Russia and Syria Sign Basing Pact as Peace Talks Continue
Russian President Vladimir Putin signed a fifty-year basing deal with his Syrian counterpart, Bashar al-Assad, on January 20. The deal marks a milestone in the two countries’ long-standing alliance and demonstrates Putin’s efforts to secure Russian regional influence. The agreement calls for an enlargement of Russia’s naval base in the Syrian city of Tartus to accommodate additional warships, including nuclear submarines. The two states also pledged to expand Russia’s air base in Latakia, which Putin has used for months to attack Syrian rebel groups as part of the counteroffensive that retook the city of Aleppo last December. The basing deal, which a Russian legislator announced will “protect the Syrian people from the terrorist threat and… consolidate [regional] stability,” will also send Russian personnel to Syria to repair Syrian Navy warships and guard ports. Over 75 percent of Syria’s weapons purchases come from Russia, which has tested its new weaponry in the Syrian conflict and forgiven considerable Syrian debt owed since the Cold War era.
U.S. policymakers have long recognized Syria’s strategic importance to Russia and its Soviet predecessor. In a 1957 intelligence estimate titled “Probable Soviet Action in Various Contingencies Affecting Syria,” the CIA noted that “the USSR would be reluctant to accept the loss to its prestige […] if a government it openly supports were overthrown.” This assessment remains true 60 years later. After signing a military-support pledge with Damascus in 1946, the Soviet Union provided its Cold War ally with weapons shipments - fighter aircraft, tanks, missiles, and advisors - and granted scholarships for Syrian students to experience Russian culture. In return, the Kremlin gained a valuable platform to project its influence in the Middle East, as well as access to Syrian energy resources and industry. From the 1970s onward, according to historian Christopher Andrew, Hafez al-Assad’s Baathist regime “emerged… as the Soviet Union’s only reliable ally among the major states of the Middle East.”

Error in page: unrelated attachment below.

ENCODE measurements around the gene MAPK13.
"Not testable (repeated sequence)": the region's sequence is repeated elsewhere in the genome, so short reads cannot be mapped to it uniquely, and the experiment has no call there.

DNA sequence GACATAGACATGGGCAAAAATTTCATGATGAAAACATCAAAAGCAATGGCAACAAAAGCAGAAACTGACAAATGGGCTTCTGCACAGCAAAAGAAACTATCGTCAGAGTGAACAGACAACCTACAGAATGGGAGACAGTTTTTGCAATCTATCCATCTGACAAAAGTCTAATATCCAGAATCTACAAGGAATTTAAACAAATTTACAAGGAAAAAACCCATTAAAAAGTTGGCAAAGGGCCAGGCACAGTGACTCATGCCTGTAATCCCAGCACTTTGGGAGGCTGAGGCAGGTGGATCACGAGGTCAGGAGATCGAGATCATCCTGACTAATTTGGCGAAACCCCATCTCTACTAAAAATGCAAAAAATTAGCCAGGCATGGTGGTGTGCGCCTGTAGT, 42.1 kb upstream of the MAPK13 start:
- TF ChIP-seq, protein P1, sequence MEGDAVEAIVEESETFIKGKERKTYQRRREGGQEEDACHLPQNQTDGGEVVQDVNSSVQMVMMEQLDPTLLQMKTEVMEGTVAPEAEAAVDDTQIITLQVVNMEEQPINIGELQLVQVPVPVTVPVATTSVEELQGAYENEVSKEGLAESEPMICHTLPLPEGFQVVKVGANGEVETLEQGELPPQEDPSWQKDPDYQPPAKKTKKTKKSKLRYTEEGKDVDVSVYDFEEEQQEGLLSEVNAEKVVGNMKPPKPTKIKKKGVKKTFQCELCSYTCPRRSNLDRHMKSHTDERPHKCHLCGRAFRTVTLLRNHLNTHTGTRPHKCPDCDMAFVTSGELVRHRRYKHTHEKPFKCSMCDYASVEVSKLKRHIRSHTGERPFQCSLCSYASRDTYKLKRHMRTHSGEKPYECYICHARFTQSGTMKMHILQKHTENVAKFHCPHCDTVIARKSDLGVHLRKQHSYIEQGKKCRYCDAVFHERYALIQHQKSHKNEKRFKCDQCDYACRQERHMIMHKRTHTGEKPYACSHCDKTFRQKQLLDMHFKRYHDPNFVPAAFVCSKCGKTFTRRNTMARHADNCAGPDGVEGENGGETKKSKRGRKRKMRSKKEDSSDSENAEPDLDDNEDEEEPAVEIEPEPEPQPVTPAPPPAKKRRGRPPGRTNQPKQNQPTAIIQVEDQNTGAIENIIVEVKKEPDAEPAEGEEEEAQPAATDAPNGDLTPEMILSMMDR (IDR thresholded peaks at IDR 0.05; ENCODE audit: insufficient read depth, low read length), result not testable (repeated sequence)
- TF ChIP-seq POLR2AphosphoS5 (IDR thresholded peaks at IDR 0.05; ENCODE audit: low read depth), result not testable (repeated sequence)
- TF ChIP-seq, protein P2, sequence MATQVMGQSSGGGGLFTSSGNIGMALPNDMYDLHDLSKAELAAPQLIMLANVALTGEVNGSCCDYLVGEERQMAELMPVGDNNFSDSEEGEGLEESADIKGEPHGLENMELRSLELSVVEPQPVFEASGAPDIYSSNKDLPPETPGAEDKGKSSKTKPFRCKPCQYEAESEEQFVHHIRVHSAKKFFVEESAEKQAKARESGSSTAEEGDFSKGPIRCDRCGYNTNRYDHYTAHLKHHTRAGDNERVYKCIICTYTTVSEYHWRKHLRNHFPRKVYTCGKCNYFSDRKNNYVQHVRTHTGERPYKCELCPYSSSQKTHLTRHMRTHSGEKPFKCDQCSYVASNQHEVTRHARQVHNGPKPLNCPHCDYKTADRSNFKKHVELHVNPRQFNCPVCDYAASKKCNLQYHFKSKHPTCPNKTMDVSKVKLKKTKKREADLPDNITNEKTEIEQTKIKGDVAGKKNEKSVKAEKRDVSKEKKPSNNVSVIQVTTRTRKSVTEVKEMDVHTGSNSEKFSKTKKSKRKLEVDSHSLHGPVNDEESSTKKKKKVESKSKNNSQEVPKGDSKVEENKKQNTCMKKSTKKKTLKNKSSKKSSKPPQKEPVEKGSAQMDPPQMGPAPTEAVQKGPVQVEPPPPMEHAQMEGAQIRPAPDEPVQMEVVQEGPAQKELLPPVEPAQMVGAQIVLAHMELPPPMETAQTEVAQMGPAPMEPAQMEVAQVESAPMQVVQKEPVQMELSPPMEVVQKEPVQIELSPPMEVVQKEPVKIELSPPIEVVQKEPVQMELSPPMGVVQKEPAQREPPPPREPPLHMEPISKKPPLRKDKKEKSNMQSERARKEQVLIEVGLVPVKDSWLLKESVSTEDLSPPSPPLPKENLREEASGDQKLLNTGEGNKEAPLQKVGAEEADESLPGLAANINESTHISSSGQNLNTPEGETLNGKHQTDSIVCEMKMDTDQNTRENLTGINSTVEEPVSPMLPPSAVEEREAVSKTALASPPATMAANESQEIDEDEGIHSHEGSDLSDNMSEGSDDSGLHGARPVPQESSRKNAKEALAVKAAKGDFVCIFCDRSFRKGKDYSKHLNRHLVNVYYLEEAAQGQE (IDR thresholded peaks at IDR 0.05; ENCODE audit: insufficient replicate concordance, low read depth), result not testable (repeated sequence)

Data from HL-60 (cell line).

While Russia cements its ties with the Assad regime, talks continue between representatives of the Syrian government and rebel groups. The two met in a January 23-24 negotiation round in Astana, Kazakhstan, hosted by Russia, Turkey, and Iran. Following these recent discussions, regime and rebel delegates agreed to create a “trilateral mechanism to observe and ensure full compliance with the ceasefire.” While the old enemies exchanged bitter denunciations, the UN envoy to Syria, Staffan de Mistura, remains hopeful that upcoming talks in Geneva will lead to a lasting peace.
The United States sent its ambassador to Kazakhstan to serve merely as an observer, and the new ceasefire proposal has replaced the Russia-U.S. enforcement system negotiated in September. However, while U.S. President Donald Trump seeks to reduce international engagement and strengthen relations with the Kremlin, he has called for “safe zones” in Syria, setting him on a possible collision course with Damascus and Moscow. Only time will tell how the new U.S. administration responds to Russia’s growing clout in the Middle East.